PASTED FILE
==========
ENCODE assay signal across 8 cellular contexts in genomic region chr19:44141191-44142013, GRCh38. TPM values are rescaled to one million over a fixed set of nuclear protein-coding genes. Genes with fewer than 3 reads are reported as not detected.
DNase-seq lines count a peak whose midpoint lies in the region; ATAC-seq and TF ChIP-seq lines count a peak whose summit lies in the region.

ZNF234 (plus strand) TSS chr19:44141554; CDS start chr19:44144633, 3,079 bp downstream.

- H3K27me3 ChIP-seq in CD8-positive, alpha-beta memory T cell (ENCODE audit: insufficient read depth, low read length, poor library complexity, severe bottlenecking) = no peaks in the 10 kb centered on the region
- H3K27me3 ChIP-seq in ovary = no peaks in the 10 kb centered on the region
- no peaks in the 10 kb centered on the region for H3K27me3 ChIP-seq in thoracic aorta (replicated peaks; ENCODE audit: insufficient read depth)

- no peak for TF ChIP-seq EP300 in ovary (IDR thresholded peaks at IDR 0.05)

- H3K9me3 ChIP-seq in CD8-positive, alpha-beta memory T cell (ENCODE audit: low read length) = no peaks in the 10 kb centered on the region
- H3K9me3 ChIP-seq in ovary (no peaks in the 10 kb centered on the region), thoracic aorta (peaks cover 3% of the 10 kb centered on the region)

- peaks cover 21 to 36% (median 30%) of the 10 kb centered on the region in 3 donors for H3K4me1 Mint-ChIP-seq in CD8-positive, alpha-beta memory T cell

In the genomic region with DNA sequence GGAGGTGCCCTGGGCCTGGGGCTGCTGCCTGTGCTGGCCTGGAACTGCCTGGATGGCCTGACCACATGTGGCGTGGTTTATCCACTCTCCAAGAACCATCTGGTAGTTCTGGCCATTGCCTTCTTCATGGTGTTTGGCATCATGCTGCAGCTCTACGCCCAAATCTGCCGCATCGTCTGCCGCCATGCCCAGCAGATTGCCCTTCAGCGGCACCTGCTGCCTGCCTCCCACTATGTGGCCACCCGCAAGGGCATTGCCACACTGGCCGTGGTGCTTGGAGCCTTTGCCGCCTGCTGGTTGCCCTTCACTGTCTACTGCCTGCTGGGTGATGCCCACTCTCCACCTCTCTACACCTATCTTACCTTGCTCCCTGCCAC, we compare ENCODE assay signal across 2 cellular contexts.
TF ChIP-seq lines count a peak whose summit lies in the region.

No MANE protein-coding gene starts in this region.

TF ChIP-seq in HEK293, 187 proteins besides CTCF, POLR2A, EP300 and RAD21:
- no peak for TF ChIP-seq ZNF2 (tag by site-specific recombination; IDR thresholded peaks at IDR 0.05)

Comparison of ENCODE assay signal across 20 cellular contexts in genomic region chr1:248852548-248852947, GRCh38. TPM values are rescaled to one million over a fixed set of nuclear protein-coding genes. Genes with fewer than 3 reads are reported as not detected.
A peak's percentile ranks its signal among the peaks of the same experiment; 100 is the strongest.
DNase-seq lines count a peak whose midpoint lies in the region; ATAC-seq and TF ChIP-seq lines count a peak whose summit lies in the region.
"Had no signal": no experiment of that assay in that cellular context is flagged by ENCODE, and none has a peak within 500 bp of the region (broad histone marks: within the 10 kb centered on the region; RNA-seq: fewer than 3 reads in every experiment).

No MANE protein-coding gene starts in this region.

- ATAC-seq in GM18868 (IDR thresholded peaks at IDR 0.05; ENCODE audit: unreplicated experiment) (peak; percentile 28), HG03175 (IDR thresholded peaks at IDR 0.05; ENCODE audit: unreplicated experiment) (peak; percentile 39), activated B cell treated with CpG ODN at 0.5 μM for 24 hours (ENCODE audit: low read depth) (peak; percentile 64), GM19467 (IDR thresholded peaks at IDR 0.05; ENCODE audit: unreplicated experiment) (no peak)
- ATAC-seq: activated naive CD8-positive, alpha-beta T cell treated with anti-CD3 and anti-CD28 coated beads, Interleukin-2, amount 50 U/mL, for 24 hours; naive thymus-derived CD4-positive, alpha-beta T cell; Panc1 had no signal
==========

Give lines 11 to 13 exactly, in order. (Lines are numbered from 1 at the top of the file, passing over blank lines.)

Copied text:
In the genomic region with DNA sequence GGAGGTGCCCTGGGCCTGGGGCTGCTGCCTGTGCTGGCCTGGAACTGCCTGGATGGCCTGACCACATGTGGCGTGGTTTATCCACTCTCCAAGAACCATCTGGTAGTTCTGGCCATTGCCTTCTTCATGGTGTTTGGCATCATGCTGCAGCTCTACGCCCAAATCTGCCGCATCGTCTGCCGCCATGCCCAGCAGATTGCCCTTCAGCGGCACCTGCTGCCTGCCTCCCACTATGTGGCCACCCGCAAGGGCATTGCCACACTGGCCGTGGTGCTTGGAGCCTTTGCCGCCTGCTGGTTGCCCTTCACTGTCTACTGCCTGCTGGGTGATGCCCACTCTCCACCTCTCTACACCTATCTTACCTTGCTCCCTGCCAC, we compare ENCODE assay signal across 2 cellular contexts.
TF ChIP-seq lines count a peak whose summit lies in the region.

No MANE protein-coding gene starts in this region.